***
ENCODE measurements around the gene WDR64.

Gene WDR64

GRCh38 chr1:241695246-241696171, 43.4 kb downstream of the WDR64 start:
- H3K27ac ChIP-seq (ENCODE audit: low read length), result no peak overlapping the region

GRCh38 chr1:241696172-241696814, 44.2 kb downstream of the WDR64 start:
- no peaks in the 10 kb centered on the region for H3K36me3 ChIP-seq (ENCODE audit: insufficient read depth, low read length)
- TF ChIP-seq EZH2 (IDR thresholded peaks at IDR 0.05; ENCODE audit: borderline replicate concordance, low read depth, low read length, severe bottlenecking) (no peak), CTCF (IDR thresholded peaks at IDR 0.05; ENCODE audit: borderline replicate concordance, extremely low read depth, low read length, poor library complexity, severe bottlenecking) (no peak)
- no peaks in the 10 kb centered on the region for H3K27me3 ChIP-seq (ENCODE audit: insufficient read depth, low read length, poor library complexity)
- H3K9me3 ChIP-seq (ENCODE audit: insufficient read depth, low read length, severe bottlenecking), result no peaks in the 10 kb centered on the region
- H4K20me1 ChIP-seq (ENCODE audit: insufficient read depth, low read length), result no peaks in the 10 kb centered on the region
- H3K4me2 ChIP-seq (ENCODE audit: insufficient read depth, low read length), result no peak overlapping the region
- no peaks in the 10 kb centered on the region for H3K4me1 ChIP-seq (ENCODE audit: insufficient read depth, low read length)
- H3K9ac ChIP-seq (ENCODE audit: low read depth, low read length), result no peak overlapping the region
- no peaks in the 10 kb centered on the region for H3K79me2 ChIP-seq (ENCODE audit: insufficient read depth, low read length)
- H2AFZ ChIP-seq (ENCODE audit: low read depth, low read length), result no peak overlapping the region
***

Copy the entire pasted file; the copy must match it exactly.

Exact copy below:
ENCODE measurements around the gene WDR64.

Gene WDR64

GRCh38 chr1:241695246-241696171, 43.4 kb downstream of the WDR64 start:
- H3K27ac ChIP-seq (ENCODE audit: low read length), result no peak overlapping the region

GRCh38 chr1:241696172-241696814, 44.2 kb downstream of the WDR64 start:
- no peaks in the 10 kb centered on the region for H3K36me3 ChIP-seq (ENCODE audit: insufficient read depth, low read length)
- TF ChIP-seq EZH2 (IDR thresholded peaks at IDR 0.05; ENCODE audit: borderline replicate concordance, low read depth, low read length, severe bottlenecking) (no peak), CTCF (IDR thresholded peaks at IDR 0.05; ENCODE audit: borderline replicate concordance, extremely low read depth, low read length, poor library complexity, severe bottlenecking) (no peak)
- no peaks in the 10 kb centered on the region for H3K27me3 ChIP-seq (ENCODE audit: insufficient read depth, low read length, poor library complexity)
- H3K9me3 ChIP-seq (ENCODE audit: insufficient read depth, low read length, severe bottlenecking), result no peaks in the 10 kb centered on the region
- H4K20me1 ChIP-seq (ENCODE audit: insufficient read depth, low read length), result no peaks in the 10 kb centered on the region
- H3K4me2 ChIP-seq (ENCODE audit: insufficient read depth, low read length), result no peak overlapping the region
- no peaks in the 10 kb centered on the region for H3K4me1 ChIP-seq (ENCODE audit: insufficient read depth, low read length)
- H3K9ac ChIP-seq (ENCODE audit: low read depth, low read length), result no peak overlapping the region
- no peaks in the 10 kb centered on the region for H3K79me2 ChIP-seq (ENCODE audit: insufficient read depth, low read length)
- H2AFZ ChIP-seq (ENCODE audit: low read depth, low read length), result no peak overlapping the region